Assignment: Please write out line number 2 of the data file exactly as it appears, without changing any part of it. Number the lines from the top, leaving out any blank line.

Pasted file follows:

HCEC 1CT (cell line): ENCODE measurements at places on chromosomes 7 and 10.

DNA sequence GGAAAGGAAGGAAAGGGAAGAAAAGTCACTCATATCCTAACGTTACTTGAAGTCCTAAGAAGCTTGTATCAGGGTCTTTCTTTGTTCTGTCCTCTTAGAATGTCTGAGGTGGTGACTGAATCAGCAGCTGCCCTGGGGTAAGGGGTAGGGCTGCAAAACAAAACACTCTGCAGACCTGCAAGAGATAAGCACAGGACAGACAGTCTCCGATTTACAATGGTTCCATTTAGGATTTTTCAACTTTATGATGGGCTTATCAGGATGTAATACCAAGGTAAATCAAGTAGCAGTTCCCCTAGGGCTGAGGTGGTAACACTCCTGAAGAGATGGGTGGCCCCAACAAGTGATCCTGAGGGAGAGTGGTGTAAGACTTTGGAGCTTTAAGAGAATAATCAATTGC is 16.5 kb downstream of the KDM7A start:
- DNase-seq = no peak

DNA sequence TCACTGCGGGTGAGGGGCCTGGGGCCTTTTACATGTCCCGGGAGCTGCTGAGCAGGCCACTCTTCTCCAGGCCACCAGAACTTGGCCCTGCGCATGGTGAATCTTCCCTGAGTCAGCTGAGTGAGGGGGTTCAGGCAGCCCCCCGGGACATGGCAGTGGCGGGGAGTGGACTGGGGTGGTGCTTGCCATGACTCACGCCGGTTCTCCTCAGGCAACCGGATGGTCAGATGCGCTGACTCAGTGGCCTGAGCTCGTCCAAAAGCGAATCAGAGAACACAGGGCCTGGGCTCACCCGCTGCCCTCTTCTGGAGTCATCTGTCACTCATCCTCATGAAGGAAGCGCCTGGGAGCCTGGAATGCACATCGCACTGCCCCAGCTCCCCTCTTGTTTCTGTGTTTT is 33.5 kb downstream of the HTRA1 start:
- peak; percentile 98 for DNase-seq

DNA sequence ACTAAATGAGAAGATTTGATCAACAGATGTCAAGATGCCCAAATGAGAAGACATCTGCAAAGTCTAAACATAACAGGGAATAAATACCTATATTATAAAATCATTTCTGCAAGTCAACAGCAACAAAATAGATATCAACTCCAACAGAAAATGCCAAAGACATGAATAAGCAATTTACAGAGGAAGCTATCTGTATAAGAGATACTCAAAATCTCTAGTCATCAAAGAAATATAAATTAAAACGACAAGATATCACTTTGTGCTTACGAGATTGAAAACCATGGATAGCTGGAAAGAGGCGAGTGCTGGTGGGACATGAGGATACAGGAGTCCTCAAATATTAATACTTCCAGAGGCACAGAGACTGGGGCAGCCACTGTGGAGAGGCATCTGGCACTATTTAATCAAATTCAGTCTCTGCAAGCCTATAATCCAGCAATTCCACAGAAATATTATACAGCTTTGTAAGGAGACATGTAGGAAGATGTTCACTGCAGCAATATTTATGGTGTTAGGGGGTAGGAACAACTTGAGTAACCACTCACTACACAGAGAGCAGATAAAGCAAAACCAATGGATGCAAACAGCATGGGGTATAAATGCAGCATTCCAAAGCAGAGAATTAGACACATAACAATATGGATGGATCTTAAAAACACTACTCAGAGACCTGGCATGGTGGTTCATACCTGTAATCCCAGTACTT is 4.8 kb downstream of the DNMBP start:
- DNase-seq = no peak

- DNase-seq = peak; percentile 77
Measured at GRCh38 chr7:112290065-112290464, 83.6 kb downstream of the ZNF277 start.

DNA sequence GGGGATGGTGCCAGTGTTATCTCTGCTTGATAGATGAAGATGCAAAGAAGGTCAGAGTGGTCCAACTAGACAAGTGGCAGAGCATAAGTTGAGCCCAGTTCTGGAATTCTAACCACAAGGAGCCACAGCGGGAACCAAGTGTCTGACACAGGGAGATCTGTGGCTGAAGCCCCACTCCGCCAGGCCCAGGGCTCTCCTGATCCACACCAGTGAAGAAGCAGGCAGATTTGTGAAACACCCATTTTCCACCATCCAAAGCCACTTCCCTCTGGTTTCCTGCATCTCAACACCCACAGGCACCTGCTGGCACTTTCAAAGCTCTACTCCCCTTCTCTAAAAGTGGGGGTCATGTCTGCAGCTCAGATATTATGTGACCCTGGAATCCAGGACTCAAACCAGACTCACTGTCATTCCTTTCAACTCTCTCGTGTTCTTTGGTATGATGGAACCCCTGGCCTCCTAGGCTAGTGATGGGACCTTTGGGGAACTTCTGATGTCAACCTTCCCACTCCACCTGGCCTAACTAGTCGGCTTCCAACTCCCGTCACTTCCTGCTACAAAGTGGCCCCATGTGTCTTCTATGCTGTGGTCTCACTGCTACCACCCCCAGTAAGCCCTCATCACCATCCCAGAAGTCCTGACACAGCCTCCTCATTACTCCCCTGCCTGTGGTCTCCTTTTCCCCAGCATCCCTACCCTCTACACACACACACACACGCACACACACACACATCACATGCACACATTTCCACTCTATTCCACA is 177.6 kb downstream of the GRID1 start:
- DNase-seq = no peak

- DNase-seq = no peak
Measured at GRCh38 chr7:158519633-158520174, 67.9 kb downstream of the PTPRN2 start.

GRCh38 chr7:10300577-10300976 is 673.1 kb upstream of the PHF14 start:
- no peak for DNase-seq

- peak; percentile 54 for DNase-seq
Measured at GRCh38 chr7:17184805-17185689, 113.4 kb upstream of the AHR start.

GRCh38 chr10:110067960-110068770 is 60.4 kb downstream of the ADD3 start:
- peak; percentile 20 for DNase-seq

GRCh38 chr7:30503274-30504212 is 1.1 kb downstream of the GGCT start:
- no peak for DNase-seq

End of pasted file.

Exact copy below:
DNA sequence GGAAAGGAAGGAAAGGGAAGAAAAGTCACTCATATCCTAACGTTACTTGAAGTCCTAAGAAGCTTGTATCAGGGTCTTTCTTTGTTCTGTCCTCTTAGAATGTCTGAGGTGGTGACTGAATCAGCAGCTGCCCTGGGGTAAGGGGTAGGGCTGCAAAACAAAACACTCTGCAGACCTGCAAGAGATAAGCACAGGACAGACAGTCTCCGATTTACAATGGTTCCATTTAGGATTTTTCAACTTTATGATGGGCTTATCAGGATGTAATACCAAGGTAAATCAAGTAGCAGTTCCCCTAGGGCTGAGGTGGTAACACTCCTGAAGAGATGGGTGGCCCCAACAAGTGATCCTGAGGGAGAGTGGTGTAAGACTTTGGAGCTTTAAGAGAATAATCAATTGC is 16.5 kb downstream of the KDM7A start: